EAST WENATCHEE — Twenty new certified lead-free water fixtures installed this spring in four Eastmont schools are living up to their promises, according to the latest test results.
The school district last year signed up for a voluntary state Department of Health program to test for lead in schools. Eastmont’s water samples, collected in October, identified higher-than-acceptable levels in some fixtures at Cascade, Lee, Kenroy and Sterling schools.
“All of which we immediately replaced with new, lead-free fixtures,” said Seann Tanner, the district’s facilities and maintenance director.
Those fixtures were re-tested May 3. Tanner received the results Thursday.
“All samples in the retest are well below Action Levels of 15 parts per billion (ppb),” he said, with 13 at or below 1 ppb, five fixtures at 2 ppb and two fixtures at 3 ppb. The results include four “control blanks,” one at each of the schools, he said. The district replaced fixtures that tested above 12 ppb.
“This closes out the lead testing with no additional testing for three years, unless the standards change and/or new Action Levels are mandated,” he said.
The exception is for childcare and daycare facilities which are required to test annually for re-licensing.
The testing program was introduced after unsafe lead levels were found in several drinking water in Tacoma schools. Gov. Jay Inslee issued a directive in May 2016 to the health department to help schools statewide test the water for lead, with a focus on elementary and preschools. Exposure to the heavy metal, commonly found in old paint and plumbing, can lead to learning disabilities and behavioral problems. It is most easily absorbed by young children.
The health department started contacting school districts in January 2018 to schedule sampling dates. The samples were sent to the DOH Public Health Lab for analysis, with DOH covering the cost of collecting and analyzing the samples.
Of the 8,600 water fixtures tested statewide in 199 schools and preschools, 5 percent failed the federal threshold of 15 parts per billion and 61 percent were at or above one part per billion. The fixtures tested included drinking fountains, bottle fillers, classroom sinks and kitchen faucets.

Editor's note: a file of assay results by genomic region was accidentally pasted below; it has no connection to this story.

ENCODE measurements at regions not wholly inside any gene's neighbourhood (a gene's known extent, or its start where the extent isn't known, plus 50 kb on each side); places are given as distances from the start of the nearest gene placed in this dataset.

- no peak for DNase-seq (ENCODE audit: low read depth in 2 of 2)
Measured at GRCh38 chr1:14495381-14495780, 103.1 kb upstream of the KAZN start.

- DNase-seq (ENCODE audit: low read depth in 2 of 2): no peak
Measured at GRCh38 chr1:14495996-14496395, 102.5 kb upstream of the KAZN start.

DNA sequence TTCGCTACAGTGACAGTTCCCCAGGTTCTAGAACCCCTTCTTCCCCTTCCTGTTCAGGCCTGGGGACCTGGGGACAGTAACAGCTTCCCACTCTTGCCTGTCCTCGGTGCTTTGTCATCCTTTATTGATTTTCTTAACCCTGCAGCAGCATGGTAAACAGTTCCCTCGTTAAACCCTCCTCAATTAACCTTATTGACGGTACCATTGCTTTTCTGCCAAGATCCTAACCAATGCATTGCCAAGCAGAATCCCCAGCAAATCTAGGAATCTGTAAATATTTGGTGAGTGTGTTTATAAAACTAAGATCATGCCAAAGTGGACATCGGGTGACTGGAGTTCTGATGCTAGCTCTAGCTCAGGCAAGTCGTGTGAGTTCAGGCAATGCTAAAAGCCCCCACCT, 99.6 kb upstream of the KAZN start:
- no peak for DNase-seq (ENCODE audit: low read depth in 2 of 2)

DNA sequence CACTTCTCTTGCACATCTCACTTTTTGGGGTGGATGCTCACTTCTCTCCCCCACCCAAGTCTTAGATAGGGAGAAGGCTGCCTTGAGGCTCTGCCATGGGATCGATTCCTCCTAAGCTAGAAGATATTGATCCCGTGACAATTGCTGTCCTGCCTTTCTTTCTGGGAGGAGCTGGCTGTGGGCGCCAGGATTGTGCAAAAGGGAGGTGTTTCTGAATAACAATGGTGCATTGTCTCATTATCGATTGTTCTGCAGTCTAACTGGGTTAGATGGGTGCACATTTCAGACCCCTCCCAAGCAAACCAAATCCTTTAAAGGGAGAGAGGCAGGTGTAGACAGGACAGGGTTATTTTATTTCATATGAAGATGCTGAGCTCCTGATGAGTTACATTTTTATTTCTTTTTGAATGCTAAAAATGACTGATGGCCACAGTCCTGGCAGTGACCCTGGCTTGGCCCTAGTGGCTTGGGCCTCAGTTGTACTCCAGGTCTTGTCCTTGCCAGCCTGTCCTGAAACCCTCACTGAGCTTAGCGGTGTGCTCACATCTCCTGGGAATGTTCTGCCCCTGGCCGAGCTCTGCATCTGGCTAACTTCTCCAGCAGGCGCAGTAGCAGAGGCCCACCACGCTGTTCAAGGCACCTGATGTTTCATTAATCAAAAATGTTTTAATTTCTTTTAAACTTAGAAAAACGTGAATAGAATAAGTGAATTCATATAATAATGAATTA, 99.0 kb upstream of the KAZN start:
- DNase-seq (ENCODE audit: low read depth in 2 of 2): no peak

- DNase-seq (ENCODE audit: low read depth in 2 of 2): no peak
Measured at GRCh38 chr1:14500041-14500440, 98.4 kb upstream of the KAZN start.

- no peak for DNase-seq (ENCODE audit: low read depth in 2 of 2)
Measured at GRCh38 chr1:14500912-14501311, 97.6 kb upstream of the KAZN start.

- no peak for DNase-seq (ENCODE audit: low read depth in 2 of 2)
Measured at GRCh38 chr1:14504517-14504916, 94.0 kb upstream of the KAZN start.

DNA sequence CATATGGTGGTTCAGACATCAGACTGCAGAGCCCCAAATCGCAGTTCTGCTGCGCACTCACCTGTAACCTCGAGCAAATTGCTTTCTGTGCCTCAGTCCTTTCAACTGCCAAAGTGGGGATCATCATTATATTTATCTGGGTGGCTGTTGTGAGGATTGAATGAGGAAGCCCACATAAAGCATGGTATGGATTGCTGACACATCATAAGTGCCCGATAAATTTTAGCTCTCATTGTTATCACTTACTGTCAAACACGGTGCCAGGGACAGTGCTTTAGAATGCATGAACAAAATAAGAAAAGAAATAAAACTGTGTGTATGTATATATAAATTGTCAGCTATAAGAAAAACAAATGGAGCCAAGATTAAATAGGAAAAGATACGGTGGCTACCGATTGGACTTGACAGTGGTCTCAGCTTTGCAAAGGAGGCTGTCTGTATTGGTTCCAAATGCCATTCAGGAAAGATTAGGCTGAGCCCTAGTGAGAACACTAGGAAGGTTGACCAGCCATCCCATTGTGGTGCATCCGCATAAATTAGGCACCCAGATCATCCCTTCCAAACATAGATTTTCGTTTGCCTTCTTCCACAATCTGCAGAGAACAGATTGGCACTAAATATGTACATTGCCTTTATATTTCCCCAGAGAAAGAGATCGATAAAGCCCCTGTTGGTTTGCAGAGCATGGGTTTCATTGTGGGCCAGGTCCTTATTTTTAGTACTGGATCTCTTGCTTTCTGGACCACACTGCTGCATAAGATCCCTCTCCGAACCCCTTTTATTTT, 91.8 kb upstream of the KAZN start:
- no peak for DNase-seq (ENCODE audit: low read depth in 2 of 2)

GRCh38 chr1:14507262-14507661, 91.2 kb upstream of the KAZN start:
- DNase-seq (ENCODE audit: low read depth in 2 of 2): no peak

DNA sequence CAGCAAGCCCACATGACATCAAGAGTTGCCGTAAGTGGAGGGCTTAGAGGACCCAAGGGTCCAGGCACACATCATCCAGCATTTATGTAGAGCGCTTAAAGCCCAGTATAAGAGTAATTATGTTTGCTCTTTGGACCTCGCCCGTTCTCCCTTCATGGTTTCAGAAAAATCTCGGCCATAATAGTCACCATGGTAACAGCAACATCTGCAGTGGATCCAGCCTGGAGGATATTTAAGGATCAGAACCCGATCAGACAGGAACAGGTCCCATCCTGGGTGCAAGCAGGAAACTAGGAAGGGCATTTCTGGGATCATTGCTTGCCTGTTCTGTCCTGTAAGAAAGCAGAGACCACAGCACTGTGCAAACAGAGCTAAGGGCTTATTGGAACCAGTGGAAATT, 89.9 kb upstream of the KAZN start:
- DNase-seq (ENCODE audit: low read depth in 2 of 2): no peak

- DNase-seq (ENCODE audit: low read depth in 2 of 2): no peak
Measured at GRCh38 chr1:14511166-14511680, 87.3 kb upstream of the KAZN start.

The highest level, 282 ppb, was found in one reading at a school in the Chehalis School District. A school in Auburn had 282 ppb and one in Spokane County had 220 ppb.
The numbers at Eastmont were tamer.
Eastmont was able to get all of its schools tested rather than just the elementary schools, Tanner said. About 50 samples were taken at each school.
The highest readings included a 44 at Cascade, a handful in the 20s at Kenroy and Lee. For the full report on the test results for individual school districts, go to the state Department of Health’s “Testing for Lead in Drinking Water in Schools” page at https://wwrld.us/leadtest.
Tanner said most of the problematic fixtures were in the older schools, but one of those replaced at Sterling was new, installed during the 2012 remodel.
“The only explanation I can come up with is somehow it got packaged with all of the other lead-free fixtures from the supplier,” he said. “I think that was about the time that suppliers were transitioning to lead-free. We replaced it and it tested good.”
The results from the fixture at Cascade also was an eye-opener, he said.
“It believe it was an old fixture and probably contained a higher concentration of lead and had sat unused for a very long time allowing the lead to leach from the brass,” he said.
The Department of Health recommends that schools replace fixtures found with more than 10 ppb and implement a program to flush water to help reduce lead levels on fixtures that tested between 2 and 9 ppb. The lead levels can build up when water sits for periods of time.
Eastmont also is taking the precautions of flushing water through the system.
* This story has been updated to correct the number of fixtures replaced.